Written by Susie Wilson. Check out more articles on her blog at https://happierhome.net/blog/.
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Are you planning a move and trying to figure out what to do with your current home? While selling is always an option, many homeowners are choosing to rent out their properties instead. Renting can be the right move for some, but you may be wondering if it’s the right solution for you and your property. There are a lot of pros and cons to becoming a landlord, but these are the top items you need to address before making the final decision to rent out your home, brought to you by Mary Kelly, M.B.A, M.Ed., M.A.T.
You Need to Engage the Right Services
If you plan on renting out your property, you may be thinking of managing it yourself. While that’s not an impossible undertaking, it is important that you really consider what this will mean, which includes: advertising your rental, collecting rent, taking care of maintenance issues, and dealing with all of the other details that come with owning a rental property. That’s a lot for anyone to handle on their own.
Most people opt to hire a property manager. It may seem like a con to put out extra money for fees, but with the right company, it’s much more likely to feel like a pro. Just be sure to vet the company prior to signing any contracts. Look for property management companies that are completely transparent. This way, you’ll always know how well your investment is performing and won’t be surprised by hidden fees down the road.
There are also other services you can engage in the general upkeep of your rental, from cleaning to landscaping. For instance, landscape professionals can help conceive of (and maintain) a garden design to up your rental’s curb appeal, as well as privacy, to better draw in renters.
You Can Supplement Your Income With a Rental Property
A definite pro of owning rental properties is probably something you’ve already thought about: added income. If you’re savvy about renting out your home or any other investment property, you can definitely turn a nice profit. You’ll need to do some prep work before you can actually start earning a return on your investment, like setting reasonable rental rates and advertising your property to reliable tenants.
Again, working with a property manager can help you out with those tasks, but you can also complete them on your own. How much money can you expect to make? Talk with your property manager, or use an online calculator to figure out what kind of return on investment you can expect for your home.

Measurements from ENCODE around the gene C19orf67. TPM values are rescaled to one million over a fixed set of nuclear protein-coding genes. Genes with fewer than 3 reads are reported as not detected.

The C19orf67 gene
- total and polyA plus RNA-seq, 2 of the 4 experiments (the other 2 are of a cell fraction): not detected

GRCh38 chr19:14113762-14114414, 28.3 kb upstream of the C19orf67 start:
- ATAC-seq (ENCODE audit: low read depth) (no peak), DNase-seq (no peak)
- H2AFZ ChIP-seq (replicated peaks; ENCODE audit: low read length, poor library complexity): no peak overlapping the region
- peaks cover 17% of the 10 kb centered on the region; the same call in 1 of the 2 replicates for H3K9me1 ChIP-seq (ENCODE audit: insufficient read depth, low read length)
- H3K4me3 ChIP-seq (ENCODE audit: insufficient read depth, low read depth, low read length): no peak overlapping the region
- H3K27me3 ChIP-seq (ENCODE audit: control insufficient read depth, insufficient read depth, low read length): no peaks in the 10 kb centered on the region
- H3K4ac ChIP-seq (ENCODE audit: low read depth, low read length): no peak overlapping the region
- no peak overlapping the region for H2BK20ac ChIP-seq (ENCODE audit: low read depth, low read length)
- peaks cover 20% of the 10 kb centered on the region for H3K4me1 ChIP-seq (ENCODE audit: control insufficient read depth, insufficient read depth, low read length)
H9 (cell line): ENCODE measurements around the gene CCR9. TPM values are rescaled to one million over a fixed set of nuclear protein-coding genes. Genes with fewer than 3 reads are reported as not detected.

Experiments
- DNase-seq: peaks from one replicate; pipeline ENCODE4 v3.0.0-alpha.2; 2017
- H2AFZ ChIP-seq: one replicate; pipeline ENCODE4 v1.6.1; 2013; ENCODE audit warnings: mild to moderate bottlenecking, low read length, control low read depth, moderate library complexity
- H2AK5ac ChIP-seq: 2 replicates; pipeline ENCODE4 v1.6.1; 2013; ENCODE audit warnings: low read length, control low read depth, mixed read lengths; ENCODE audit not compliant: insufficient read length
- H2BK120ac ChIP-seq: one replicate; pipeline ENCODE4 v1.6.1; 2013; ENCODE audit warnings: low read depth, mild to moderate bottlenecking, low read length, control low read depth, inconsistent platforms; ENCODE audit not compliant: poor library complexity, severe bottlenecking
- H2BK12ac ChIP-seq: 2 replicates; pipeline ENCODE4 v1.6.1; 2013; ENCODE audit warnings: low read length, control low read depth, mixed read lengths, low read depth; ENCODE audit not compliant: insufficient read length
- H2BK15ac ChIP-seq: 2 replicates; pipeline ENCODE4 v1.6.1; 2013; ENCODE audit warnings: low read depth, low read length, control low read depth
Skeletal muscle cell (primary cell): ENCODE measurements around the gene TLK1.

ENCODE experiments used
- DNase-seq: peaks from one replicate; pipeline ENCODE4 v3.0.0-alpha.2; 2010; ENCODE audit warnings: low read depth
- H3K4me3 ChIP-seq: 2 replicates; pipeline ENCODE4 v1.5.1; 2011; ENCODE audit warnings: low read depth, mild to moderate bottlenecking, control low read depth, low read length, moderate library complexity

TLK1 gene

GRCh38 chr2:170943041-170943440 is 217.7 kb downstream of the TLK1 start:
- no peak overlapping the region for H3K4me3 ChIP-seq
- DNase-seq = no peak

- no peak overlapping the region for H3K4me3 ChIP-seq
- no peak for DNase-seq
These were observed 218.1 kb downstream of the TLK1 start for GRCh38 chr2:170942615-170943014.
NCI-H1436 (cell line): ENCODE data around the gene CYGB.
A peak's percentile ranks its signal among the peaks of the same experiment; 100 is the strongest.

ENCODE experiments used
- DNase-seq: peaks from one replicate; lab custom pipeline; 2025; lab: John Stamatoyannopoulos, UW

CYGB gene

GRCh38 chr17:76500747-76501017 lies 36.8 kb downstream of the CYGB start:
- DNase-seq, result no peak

It’s important to run your rental property as a business from the get-go. This will entail having a business plan, choosing an appropriate operating structure, creating a brand, and registering for the right permits and licenses. For more advice and guidance getting your rental property business going, check out the ZenBusiness starter guide.
You Still Need to Cover Costs When It Comes to Maintenance
Start-up expenses and property management fees are not the only expenses you need to think about when considering a rental property. You will also need to be sure you can cover the costs of maintaining an additional home. Aside from keeping your property appealing to potential tenants and preserving your investment, proper maintenance is also legally required when you have people renting out your home.
You need to be prepared to pay for common home repairs, like broken pipes and leaky roofing. Think about setting up a savings account specifically for those rental property repairs and know how much repairs will cost so you can plan ahead and be better prepared. Insurance on your rental property can help, as well, but you will need to make sure you actually have the right kind of coverage in order to protect your rental property. Therefore, a license insurance professional should be consulted.
You Can Take Advantage of Some Rental Income Tax Breaks
Yes, you are going to need to cover maintenance costs, and you may need to pay for a property manager and other services. Renting out your home for added income can still be well worth those nominal expenses. That’s especially true when you take potential tax breaks into account. Landlords can offset many of the costs associated with maintenance, advertising, and even property management fees by deducting some of those expenses from their taxes. Unless you are well versed in tax preparation, figuring out exact deductions and amounts can be tricky. Therefore, the benefits of having your taxes professionally prepared, instead of doing them yourself, will probably far outweigh any additional costs.
The bottom line is that becoming a landlord is a good way to put some extra funds into your bank account, but you have to be smart about your investment. If you are spending too much time or money maintaining your rental, you’re less likely to see benefits or profits.
It is best to go over the pros and cons of your situation, and then consult with a professional property manager before you decide to rent out your home.